The other issue is probably a temporary one, but even choosing which guide to buy feels like a gamble. I decided on Fae based on examining all of the different outfits on the blog and discussing whether Maenad was right for me with someone who had the Maenad guide already. There are no clear descriptions of the types on the site, and it’s hard to decide, since there is so much room for personalization. This is both a plus and a minus for the system. It’s definitely a plus if you get an actual analysis. But it makes DIYing hard, since there are so many possibilities even within a single archetype. The price tag compounds this gambling issue, since you won’t know for sure if you’ve chosen the right guide until you receive it and read it. Kati does have Pinterest boards for each type, but I wouldn’t have chosen Fae if the Pinterest board was all I had had to go on.

Regarding price, since so many people lean into another type, it would be nice if there were a kind of discount if you were buying two guides together, say, five or ten dollars off.

I will post later on how I’m using this new information alongside my Flamboyant Gamine recommendations. For now, I would say that it could be worth getting if you’re pretty sure of what your type is. What I’ve found most helpful is helping me to keep a certain sensibility in mind when I’m looking for clothes. I hope in the future that there will be more information on the blog that will help people choose the correct archetype for themselves.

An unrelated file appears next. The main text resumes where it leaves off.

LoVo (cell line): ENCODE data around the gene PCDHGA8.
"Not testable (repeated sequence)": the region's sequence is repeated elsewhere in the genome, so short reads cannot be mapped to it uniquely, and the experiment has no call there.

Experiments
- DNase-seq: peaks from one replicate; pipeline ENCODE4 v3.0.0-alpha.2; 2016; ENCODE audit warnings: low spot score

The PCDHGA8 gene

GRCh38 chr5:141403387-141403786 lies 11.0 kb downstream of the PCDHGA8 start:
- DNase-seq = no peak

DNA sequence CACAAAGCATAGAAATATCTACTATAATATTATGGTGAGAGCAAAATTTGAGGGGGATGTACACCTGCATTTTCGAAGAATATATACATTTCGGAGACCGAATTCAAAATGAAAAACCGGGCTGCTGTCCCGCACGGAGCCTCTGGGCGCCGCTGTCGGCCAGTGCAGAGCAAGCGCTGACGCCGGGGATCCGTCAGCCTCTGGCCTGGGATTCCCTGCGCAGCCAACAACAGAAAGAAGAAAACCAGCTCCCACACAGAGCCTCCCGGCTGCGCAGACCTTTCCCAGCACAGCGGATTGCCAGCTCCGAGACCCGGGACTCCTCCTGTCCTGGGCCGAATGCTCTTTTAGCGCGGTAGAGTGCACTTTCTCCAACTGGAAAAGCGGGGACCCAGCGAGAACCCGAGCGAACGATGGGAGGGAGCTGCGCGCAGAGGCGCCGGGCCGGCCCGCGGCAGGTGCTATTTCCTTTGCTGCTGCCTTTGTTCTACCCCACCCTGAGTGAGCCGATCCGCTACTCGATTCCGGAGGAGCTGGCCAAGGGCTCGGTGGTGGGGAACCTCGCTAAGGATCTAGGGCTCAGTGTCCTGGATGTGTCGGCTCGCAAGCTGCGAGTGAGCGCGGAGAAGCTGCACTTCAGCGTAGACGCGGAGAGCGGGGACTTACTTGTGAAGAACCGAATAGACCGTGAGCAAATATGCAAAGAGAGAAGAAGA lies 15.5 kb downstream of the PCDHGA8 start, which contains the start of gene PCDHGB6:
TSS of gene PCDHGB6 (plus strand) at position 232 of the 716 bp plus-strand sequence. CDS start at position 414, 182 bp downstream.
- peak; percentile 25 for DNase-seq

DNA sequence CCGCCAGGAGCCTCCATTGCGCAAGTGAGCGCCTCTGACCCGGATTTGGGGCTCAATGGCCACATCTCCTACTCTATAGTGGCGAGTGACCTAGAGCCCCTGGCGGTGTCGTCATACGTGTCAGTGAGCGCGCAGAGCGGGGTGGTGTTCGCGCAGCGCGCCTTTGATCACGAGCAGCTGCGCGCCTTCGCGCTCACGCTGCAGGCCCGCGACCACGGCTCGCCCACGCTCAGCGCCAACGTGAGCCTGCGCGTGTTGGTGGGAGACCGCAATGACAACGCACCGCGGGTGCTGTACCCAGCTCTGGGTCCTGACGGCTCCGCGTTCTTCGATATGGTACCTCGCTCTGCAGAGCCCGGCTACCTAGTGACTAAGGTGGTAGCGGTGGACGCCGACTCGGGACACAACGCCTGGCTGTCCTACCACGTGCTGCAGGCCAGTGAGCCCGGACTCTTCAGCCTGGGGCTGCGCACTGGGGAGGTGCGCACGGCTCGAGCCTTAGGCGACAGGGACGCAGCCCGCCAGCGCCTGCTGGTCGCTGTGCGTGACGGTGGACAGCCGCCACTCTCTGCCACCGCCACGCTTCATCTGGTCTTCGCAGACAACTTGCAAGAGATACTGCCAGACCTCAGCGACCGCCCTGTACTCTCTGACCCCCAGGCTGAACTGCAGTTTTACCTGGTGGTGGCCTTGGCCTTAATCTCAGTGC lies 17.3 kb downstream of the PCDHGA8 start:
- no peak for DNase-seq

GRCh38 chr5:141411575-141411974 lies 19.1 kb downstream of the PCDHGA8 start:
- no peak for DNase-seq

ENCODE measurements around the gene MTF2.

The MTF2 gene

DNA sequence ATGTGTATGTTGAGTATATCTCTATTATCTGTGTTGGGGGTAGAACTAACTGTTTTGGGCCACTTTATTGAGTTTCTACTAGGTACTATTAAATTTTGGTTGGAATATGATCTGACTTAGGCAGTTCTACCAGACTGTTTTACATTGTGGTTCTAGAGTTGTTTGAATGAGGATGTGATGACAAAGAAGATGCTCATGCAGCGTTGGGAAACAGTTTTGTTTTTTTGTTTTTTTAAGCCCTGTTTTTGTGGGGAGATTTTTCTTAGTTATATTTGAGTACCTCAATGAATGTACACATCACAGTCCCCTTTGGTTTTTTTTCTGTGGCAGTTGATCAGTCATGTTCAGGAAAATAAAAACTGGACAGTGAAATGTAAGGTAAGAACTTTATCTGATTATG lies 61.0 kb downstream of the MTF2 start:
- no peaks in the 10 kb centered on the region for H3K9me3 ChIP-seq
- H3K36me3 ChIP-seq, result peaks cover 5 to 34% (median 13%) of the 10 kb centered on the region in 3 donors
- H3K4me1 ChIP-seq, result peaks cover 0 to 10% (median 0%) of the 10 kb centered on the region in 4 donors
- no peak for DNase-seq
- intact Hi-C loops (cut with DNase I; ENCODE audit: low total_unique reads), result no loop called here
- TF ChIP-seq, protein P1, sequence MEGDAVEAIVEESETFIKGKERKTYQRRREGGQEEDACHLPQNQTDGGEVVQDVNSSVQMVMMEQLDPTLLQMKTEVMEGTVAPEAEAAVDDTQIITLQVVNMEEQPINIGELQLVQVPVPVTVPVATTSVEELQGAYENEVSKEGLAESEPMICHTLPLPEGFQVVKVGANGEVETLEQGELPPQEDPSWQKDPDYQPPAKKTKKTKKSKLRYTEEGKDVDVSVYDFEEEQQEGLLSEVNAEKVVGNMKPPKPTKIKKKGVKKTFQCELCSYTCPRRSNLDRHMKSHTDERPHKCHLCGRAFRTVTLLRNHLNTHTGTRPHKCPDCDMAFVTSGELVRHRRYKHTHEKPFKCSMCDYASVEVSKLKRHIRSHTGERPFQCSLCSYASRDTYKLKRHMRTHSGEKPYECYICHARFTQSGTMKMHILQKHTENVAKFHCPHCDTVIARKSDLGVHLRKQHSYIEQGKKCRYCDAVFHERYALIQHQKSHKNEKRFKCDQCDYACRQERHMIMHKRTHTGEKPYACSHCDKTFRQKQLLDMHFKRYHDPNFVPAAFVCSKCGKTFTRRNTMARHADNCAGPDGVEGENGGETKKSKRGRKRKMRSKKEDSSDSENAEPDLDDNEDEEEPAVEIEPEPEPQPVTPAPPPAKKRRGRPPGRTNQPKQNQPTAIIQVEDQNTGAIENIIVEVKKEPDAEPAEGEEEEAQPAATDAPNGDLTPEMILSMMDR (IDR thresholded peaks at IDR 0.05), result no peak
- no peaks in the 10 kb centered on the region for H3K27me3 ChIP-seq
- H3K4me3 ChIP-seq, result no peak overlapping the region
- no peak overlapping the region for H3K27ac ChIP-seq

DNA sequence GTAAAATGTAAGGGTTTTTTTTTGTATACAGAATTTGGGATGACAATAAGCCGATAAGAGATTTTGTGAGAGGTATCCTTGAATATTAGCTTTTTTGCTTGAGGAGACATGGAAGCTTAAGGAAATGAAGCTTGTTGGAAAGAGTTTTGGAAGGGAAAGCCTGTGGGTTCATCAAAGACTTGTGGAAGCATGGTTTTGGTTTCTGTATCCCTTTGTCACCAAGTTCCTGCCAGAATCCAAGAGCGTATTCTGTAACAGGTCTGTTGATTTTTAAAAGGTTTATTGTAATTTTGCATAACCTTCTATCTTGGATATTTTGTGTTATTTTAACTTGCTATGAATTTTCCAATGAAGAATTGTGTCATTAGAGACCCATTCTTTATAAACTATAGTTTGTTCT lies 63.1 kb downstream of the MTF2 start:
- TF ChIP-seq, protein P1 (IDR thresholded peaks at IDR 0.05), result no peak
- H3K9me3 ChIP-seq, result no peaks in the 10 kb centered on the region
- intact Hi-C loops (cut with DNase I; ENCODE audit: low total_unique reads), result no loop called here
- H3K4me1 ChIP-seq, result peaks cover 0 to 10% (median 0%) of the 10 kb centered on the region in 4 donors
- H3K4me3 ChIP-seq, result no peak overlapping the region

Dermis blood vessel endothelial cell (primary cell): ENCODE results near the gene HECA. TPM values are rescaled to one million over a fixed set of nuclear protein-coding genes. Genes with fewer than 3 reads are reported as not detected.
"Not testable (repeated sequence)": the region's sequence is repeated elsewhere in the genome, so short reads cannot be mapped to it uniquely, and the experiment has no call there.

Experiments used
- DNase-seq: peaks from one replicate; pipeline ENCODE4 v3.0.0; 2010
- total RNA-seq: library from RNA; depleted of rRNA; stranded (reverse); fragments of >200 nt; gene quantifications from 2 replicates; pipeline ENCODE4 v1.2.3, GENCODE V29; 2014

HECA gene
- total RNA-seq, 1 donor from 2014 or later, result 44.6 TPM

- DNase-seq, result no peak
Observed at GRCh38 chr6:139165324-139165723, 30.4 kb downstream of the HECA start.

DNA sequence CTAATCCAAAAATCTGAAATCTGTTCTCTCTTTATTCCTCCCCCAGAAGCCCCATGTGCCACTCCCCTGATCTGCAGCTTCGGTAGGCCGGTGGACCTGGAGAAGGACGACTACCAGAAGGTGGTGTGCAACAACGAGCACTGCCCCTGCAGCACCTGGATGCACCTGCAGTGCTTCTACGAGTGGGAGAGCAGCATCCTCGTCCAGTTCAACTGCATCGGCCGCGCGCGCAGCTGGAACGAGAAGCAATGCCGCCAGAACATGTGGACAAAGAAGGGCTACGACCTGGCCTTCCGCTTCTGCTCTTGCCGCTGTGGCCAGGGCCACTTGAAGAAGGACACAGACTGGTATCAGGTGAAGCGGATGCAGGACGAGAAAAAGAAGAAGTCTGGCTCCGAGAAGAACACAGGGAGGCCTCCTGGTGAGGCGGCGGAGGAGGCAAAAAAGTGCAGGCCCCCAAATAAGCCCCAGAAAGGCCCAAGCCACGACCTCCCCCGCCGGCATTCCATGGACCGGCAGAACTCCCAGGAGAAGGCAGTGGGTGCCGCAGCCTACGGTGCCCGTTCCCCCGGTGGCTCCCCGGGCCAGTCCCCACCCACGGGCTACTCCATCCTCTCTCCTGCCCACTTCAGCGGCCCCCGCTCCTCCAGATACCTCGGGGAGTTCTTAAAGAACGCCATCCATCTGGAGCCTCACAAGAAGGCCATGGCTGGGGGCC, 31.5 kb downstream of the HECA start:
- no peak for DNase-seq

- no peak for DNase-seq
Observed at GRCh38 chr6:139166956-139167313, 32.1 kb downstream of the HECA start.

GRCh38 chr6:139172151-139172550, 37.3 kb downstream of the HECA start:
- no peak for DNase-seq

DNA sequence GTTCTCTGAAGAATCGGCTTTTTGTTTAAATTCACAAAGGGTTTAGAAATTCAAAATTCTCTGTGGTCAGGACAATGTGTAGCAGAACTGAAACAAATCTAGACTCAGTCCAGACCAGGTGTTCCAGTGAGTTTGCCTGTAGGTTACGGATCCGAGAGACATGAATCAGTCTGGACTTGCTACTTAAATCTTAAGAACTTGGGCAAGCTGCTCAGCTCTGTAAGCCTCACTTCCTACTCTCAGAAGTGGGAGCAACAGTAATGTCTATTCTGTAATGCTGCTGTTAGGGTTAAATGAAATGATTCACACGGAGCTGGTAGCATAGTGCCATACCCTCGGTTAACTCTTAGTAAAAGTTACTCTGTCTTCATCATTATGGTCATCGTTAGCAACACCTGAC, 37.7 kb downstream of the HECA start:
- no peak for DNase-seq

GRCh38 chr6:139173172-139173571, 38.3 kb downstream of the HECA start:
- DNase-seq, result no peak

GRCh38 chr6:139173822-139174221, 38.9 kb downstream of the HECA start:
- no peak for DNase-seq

Have you purchased a Fantastical Beauty guide? What do you think? If you haven’t but you’re interested, which type(s) are you considering?

Understanding My Place Within the Gamines, Part Two

I’ve discussed my score on the Kibbe test before. I retook it again a few days ago, and my score is evenly split between yin and yang. This should perhaps mean that I’m one of the Flamboyant Gamines for whom the straight Gamine recommendations work better, but that isn’t what I’ve found in practice. The things that the women who seem closer to Gamine (very narrow, straight bodies, cute faces) are things I can never get to work on myself. When I picture a woman who can wear the Gamine recommendations, I picture someone like Mia Farrow in the 1960s.

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I don’t relate to her at all. But recently, as I’ve been watching some Kibbe-recommended movies, I’ve realized that there are straight Gamines I relate to, and ones I’ve been compared to.